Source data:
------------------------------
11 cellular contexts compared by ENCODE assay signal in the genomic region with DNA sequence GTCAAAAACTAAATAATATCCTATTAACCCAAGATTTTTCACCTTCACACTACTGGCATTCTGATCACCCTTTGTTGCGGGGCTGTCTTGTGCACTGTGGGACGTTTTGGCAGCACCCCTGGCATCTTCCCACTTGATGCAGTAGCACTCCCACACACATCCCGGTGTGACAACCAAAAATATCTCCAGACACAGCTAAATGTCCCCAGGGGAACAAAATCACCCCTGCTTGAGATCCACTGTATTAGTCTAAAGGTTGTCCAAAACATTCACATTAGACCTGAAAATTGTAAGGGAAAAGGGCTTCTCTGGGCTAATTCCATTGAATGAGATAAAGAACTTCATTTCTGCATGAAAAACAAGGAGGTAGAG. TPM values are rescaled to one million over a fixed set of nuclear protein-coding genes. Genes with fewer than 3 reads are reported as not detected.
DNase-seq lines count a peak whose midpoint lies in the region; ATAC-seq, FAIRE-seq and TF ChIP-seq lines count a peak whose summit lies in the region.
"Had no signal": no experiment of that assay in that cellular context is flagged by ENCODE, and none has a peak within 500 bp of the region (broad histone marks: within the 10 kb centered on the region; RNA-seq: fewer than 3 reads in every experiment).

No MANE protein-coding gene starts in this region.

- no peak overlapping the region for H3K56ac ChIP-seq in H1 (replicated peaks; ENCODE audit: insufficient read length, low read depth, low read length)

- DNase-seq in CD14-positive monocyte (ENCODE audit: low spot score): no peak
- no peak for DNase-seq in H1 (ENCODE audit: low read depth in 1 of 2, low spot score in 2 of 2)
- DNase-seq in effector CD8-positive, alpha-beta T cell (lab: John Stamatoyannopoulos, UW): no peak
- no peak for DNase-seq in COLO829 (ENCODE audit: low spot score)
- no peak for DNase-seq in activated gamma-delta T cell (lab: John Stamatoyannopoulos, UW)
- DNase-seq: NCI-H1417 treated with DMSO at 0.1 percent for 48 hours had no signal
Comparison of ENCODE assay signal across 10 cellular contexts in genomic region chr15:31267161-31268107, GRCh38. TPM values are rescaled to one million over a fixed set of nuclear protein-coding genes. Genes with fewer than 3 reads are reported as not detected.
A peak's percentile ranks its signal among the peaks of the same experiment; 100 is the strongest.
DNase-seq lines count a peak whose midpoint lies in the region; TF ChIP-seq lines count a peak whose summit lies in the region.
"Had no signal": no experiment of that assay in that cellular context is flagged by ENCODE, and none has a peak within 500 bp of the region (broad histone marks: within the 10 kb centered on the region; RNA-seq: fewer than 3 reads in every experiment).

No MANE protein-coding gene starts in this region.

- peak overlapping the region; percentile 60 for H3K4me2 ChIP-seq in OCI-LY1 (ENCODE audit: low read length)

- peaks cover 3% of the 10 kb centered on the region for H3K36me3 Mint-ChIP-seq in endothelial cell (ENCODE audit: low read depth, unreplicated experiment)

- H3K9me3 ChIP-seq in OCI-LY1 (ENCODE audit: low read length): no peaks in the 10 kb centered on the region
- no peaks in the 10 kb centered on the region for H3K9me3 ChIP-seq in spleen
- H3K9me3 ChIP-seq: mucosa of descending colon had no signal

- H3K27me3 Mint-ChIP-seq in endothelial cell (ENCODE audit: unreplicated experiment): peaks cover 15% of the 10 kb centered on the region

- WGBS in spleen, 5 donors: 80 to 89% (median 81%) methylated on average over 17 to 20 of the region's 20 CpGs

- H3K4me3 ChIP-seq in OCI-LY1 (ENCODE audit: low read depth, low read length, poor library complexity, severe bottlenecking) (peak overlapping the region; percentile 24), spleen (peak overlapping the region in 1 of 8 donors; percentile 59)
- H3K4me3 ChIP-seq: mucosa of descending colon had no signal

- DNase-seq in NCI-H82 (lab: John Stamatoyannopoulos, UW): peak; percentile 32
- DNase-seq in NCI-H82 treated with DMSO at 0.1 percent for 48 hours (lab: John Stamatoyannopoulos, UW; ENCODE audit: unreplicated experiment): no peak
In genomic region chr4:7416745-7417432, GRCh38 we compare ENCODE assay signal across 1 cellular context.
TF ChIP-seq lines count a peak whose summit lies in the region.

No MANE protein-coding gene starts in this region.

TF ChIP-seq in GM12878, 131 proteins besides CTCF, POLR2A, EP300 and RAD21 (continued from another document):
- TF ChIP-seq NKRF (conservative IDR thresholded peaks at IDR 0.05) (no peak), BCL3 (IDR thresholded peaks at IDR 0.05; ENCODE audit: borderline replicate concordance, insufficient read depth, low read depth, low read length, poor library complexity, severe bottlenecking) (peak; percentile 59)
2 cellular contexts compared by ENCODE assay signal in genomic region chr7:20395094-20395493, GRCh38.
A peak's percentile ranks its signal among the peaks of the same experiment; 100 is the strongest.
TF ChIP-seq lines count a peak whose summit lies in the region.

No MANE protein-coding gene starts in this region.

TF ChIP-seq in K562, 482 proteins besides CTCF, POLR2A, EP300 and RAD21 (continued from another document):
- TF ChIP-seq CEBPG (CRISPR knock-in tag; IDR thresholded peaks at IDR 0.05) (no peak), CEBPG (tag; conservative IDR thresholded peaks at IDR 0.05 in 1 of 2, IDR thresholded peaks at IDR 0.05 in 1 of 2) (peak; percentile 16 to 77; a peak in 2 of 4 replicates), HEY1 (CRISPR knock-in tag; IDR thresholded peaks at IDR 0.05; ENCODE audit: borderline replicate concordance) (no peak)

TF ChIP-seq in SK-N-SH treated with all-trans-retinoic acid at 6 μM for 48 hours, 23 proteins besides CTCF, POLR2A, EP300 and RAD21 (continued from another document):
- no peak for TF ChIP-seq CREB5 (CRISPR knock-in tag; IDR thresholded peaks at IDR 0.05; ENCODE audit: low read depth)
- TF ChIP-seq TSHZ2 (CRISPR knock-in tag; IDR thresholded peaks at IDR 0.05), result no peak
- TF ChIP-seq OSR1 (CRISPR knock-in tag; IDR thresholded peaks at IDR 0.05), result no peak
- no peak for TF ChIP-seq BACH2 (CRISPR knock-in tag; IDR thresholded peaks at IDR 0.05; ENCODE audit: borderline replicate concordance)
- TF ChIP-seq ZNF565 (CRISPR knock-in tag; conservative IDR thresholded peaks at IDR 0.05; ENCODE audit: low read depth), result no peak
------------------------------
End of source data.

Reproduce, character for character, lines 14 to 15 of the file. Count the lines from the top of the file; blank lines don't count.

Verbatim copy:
DNase-seq lines count a peak whose midpoint lies in the region; TF ChIP-seq lines count a peak whose summit lies in the region.
"Had no signal": no experiment of that assay in that cellular context is flagged by ENCODE, and none has a peak within 500 bp of the region (broad histone marks: within the 10 kb centered on the region; RNA-seq: fewer than 3 reads in every experiment).